Suzanne Chiodo

Assistant Professor
Suzanne Chiodo photo
Education
BA (Oxford), MA (Oxford), JD (Western), LLM (Osgoode), DPhil (Oxford), of the Bar of Ontario
Office
4035

Professor Suzanne Chiodo’s areas of teaching and research specialization are in civil procedure, class actions and access to justice. Professor Chiodo joined the faculty at Osgoode Hall Law School in July 2022. From 2020 to 2022, she was a visiting professor at Western University Faculty of Law, where she taught civil procedure, class actions and other litigation-related courses. Prior to that, she taught tort and criminal law as a stipendiary lecturer at the University of Oxford and legal process as an adjunct faculty member at Osgoode.

Professor Chiodo earned her doctorate in law as a SSHRC Doctoral Fellow at the University of Oxford, where she also completed her undergraduate studies in modern history. She earned her master of laws degree from Osgoode in 2017 and a juris doctor with distinction from Western Law in 2011. At Western, she helped to establish the Western Journal of Legal Studies. Before entering academia, Professor Chiodo practiced as a class actions lawyer and insurance defence lawyer. She served as a judicial clerk to Justice James A. O’Reilly with the Federal Court of Canada and was called to the Ontario bar in 2012.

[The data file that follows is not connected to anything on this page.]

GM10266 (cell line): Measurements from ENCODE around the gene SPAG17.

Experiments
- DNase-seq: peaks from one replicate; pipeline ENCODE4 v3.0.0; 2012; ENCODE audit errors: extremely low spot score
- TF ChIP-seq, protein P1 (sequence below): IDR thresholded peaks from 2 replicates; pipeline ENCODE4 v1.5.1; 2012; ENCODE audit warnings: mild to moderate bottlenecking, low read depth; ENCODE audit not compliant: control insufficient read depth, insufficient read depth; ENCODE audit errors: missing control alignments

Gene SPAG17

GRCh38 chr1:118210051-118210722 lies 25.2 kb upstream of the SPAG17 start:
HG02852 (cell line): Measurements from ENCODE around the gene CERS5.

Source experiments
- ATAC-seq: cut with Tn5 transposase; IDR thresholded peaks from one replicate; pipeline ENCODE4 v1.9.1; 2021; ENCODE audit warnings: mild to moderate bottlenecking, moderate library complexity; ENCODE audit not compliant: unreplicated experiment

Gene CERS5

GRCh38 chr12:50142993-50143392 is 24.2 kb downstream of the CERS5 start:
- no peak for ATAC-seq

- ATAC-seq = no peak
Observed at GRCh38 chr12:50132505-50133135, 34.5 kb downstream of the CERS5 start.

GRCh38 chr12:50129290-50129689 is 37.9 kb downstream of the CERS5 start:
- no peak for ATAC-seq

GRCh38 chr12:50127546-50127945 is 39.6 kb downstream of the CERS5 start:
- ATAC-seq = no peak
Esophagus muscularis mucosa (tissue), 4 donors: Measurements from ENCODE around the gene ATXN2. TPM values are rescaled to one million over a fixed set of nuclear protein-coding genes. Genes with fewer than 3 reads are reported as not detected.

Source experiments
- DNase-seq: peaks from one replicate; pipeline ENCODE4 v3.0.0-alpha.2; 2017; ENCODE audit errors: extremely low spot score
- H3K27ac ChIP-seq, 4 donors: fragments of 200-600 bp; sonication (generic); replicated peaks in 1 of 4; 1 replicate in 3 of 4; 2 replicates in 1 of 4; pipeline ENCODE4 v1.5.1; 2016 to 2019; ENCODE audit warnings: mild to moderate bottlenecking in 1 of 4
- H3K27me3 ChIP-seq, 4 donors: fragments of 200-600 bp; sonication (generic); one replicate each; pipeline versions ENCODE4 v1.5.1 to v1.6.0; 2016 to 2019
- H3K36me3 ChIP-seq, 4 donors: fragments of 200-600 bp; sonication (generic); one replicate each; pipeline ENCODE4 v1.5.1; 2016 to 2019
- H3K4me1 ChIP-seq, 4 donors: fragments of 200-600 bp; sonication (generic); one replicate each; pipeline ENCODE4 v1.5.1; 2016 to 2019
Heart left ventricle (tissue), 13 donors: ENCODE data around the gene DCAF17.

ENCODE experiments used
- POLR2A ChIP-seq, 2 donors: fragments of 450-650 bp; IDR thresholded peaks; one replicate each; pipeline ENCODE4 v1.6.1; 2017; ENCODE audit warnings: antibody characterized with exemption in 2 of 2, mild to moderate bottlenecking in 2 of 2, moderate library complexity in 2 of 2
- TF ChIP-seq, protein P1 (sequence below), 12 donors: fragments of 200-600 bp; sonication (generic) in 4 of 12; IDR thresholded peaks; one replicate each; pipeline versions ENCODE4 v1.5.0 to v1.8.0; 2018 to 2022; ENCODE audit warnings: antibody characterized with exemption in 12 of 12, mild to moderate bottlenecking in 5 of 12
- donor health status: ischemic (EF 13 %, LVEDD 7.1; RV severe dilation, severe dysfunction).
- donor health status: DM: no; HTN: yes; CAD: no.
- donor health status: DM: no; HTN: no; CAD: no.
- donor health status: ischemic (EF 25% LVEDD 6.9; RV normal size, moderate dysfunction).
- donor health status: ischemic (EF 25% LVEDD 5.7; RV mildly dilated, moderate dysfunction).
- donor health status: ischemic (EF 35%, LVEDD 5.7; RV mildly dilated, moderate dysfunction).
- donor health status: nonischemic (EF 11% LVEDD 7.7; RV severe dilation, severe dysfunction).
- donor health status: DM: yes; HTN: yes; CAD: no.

Professor Chiodo has published widely in her field. Her book The Class Actions Controversy: The Origins and Development of the Ontario Class Proceedings Act was based on her LLM thesis and was published in 2018 by Irwin Law and the Osgoode Society for Canadian Legal History. It won the Peter Oliver Prize in Canadian Legal History and was shortlisted for the 2019 Legislative Assembly of Ontario Speaker’s Book Award. She has written a chapter in Class Actions in Canada (Emond Montgomery, 2018), and has published numerous articles in the U.K.’s Civil Justice Quarterly, the Osgoode Hall Law Journal, Canadian Class Action Review and other journals in Canada and the United Kingdom.

Professor Chiodo’s work on class action reform has influenced policy thinking on both sides of the Atlantic. She co-organized one of the first class-actions conferences in England and has made submissions to the U.K. Ministry of Justice on legislative reform. In Ontario, her work was cited in the Law Commission of Ontario’s report Class Actions: Objectives, Experiences and Reforms, the first comprehensive review of class actions since they were enacted in the province. She has also made submissions to other legislatures around the world on the subject of class action reform.

Before becoming a lawyer, she worked as a journalist, contributing regularly to the Hamilton Spectator and other Canadian and U.K. publications.

Research Interests: civil procedure, access to justice, class actions, courts modernization, legal history, impact of COVID-19 on court processes, payments to representative plaintiffs in class actions, alternative procedures to class actions.